forearms should be washed with soap and water.
- Farm employees who have livestock at their own
home should be required to report to work personally clean and
in clean clothes that have not been exposed to their
own livestock. They could provide their own clean coveralls
and disinfected boots, or it may be easier to supply
employees with outerwear and boots that are left at the farm when
the employee returns home. As a condition of
employment, some employers now prohibit their workers from caring
for livestock outside the employer's herd.
Suggested Biosecurity Guidelines for Extension Personnel Visiting Farms
- When planning a visit to a livestock facility,
Extension personnel should contact the herd manager to discuss
the farm's requirements for biosecurity in terms of
clothing, animal contact, showering, etc. Even if not required by
the farm, Extension personnel should, at a minimum, set
the example by using measures that would seem prudent for
a well-managed farm.
- Expect farm managers to question potential visitors
about recent contact with animals in other herds or visits to
foreign countries. In the course of the interview, the manager
can decide whether the person represents a low, medium,
or high-risk visitor and then take appropriate measures.
- Avoid unnecessary animal contact when visiting
livestock facilities. For observing outside buildings and outside
fences, new disposable plastic boots or protective footwear
supplied by the farm should be used.
- Extension personnel should be dressed in clean
outerwear (not worn on any other farm since being cleaned) if it
is necessary for him/her to be in buildings, alleyways,
lots, pens, or pastures normally accessible to the herd.
- Disposable coveralls and disposable plastic boots are
recommended; however, clean laundered coveralls and clean
disinfected rubber boots may be acceptable. If disposable outerwear
is impractical, the farm being visited should supply the
reusable coveralls and boots to reduce the chance of
additional pathogens being introduced. Because of the difficulty
in satisfactorily disinfecting reusable boots, plastic
disposable boots (6-mil thickness recommended), are suggested
for most cases. However, disposable plastic boots are
more subject to leaks when worn for an extended time or
on abrasive surfaces, and they provide very poor traction
for walking in snow or on smooth wet floors. The
biosecurity risk must be weighed against the safety risk associated
with their use.
- If Extension personnel supplying the outerwear,
coveralls should be clean or new and should be protected from
cross-contamination with dirty items. Plastic storage
containers with sealing lids can be used for storing and transporting
the new and/or clean coveralls and disposable boots.
Clean rubber boots can be sealed in a plastic bag until needed.
To minimize the difficulty in cleaning rubber boots, the
boots should be free of creases, folds, and buckles; the
tread pattern on the bottom should not be aggressive so that
debris cannot be removed easily. Head covers and dust masks
can provide added protection. In cases where clean rubber
(reusable) boots are used, they should be dipped or soaked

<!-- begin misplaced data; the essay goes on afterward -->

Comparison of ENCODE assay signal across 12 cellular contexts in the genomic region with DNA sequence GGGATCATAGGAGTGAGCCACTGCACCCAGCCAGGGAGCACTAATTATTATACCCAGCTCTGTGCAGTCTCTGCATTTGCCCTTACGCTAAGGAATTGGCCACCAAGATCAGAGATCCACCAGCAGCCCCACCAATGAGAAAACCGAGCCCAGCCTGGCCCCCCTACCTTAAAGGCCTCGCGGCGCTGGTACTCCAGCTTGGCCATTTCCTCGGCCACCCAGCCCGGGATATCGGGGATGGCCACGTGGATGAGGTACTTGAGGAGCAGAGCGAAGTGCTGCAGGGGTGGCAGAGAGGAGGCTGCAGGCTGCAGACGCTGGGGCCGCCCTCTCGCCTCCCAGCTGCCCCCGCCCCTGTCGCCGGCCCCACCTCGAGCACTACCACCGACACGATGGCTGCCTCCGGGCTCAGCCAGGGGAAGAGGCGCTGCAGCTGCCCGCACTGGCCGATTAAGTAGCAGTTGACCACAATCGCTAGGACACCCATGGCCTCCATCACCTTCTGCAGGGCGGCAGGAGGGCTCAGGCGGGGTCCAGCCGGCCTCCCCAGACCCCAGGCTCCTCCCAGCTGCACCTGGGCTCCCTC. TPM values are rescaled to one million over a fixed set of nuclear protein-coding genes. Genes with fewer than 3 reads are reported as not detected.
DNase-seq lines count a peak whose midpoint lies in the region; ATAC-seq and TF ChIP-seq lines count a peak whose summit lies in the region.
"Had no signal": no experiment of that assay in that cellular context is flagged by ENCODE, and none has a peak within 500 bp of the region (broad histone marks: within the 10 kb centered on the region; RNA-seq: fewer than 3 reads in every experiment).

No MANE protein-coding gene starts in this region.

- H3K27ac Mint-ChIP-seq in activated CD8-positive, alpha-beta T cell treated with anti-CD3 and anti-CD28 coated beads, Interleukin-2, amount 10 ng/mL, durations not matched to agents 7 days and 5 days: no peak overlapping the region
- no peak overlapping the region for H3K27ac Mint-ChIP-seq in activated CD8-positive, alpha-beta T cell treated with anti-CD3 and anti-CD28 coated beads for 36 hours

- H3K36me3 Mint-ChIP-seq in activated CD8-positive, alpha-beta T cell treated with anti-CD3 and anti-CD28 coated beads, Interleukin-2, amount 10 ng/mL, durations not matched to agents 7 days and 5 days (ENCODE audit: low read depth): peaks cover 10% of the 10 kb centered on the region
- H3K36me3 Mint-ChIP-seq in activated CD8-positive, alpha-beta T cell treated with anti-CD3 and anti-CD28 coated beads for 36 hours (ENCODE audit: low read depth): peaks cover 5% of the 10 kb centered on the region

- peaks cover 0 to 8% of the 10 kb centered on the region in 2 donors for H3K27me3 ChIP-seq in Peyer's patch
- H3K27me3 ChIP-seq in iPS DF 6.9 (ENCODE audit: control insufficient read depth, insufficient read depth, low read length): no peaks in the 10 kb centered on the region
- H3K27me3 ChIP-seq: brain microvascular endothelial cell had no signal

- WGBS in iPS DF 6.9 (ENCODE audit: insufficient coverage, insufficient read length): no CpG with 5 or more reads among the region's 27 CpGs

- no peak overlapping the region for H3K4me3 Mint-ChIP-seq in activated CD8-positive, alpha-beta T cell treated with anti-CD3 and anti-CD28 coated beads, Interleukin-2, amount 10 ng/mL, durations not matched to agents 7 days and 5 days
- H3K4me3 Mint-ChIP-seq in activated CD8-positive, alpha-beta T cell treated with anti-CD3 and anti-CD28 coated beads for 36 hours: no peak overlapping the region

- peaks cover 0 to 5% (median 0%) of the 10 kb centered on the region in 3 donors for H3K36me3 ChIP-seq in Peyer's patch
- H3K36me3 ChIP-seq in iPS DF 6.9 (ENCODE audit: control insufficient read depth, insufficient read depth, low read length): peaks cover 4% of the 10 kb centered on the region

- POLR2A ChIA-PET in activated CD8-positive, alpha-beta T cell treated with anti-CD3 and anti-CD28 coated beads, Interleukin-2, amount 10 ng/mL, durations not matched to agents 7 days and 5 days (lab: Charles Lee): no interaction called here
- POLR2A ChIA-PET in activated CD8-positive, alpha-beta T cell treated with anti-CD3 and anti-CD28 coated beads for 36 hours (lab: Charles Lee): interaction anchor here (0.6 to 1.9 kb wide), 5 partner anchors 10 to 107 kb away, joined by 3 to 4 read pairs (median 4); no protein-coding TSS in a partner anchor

in disinfectant solution as part of the donning of the
coveralls and boots just before entering animal facilities.
- When actual contact with animals is a possibility, no
more than one farm or herd should be visited on the same day,
if possible. (Note: For admission to many well-managed
confinement swine and poultry units, the visitor must not
have been on another farm in the past 2448 hours. Even
then, they must shower-in and wear only farm-supplied clothes.)
- When leaving the farm, protective outer-clothing worn on
a farm should be removed before entering the vehicle and
left on that farm if at all possible. Reusable coveralls should
be placed in a plastic bag and tied-off until they can be
laundered. Reusable boots should be scrubbed free of debris
with water, soaked in disinfectant solution, and then placed in
a plastic bag or other container for transport allowing
the disinfectant to dry on them.
Biosecurity Issues to Consider When Planning a Farm Tour Where Livestock Are Present
- Discuss with herd owners/managers their biosecurity
expectations. This may vary greatly from farm to farm. In
general, breeding herds have more concern about biosecurity
- Designate a person to serve as biosecurity advisor;
this person can help formulate policy and answer questions.
This likely will be the herd veterinarian.
- Publish the biosecurity standards for the event in the
tour announcements and promotional materials. If registration
or sign-in takes place at the farm on the day of the tour,
the biosecurity standards can be reinforced at that point.
Consider including information on:
- Dress standardsClean outerwear not worn on
another farm since cleaning.
- BootsDisposable plastic boots are preferred
and will be supplied. Reusable rubber boots will be examined
for cleanliness and suitability, and approved by the
biosecurity advisor or designee. Anyone wearing reusable
boots will disinfect them before entering the farm.
- Foreign travelersAdvising persons who have
returned from traveling outside North America in the past
seven days to notify the herd manager or biosecurity advisor
about participating in the tour. The biosecurity advisor can
evaluate the risk and render a decision about the person's
participation in the tour.
- Food productsFoods of animal origin should